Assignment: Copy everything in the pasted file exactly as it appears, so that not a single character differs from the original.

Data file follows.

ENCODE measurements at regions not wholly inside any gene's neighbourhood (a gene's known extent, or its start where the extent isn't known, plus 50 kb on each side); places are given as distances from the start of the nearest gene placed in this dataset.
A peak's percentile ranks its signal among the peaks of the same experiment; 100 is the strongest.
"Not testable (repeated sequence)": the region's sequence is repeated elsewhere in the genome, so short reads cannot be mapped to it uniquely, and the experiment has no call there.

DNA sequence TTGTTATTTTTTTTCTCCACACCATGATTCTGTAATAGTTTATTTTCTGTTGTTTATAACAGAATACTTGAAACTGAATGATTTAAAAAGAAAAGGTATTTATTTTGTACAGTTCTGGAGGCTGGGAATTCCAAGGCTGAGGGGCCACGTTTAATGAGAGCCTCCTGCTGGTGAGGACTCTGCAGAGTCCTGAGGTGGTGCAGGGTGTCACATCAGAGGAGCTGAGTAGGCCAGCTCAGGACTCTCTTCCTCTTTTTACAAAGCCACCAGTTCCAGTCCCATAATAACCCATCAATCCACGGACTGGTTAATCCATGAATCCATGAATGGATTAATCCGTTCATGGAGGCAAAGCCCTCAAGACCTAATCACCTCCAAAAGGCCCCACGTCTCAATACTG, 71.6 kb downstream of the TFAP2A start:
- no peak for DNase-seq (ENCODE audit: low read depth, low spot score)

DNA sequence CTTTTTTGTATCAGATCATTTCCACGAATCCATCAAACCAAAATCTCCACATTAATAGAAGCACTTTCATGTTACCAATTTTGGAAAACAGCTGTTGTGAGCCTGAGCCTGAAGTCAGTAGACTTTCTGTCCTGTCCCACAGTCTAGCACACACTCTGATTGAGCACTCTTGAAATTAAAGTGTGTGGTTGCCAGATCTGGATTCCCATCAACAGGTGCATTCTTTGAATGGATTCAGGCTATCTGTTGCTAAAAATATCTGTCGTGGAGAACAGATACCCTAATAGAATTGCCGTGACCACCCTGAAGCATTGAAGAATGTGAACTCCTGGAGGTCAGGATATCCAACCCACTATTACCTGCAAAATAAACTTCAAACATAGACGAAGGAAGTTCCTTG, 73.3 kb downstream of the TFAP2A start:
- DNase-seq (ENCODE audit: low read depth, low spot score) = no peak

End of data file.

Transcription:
ENCODE measurements at regions not wholly inside any gene's neighbourhood (a gene's known extent, or its start where the extent isn't known, plus 50 kb on each side); places are given as distances from the start of the nearest gene placed in this dataset.
A peak's percentile ranks its signal among the peaks of the same experiment; 100 is the strongest.
"Not testable (repeated sequence)": the region's sequence is repeated elsewhere in the genome, so short reads cannot be mapped to it uniquely, and the experiment has no call there.

DNA sequence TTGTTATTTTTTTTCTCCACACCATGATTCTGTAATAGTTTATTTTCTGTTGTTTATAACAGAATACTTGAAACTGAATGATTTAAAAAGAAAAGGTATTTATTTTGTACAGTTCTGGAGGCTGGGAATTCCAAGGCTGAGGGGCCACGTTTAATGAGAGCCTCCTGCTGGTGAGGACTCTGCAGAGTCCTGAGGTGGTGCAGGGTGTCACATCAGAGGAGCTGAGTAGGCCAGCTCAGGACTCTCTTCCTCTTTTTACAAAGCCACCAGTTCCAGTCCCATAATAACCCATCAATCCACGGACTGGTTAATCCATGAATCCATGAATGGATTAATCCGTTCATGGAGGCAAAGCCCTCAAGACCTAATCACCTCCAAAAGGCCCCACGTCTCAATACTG, 71.6 kb downstream of the TFAP2A start:
- no peak for DNase-seq (ENCODE audit: low read depth, low spot score)

DNA sequence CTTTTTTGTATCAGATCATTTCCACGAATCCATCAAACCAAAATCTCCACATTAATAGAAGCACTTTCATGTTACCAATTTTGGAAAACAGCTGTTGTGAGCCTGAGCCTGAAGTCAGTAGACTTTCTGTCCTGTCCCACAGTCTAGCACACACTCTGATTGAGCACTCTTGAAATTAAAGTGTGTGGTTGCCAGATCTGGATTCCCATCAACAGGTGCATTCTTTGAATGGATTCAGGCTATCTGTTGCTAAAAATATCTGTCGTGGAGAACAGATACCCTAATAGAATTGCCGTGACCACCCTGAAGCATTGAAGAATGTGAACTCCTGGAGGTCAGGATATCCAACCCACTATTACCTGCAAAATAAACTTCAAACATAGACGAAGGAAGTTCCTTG, 73.3 kb downstream of the TFAP2A start:
- DNase-seq (ENCODE audit: low read depth, low spot score) = no peak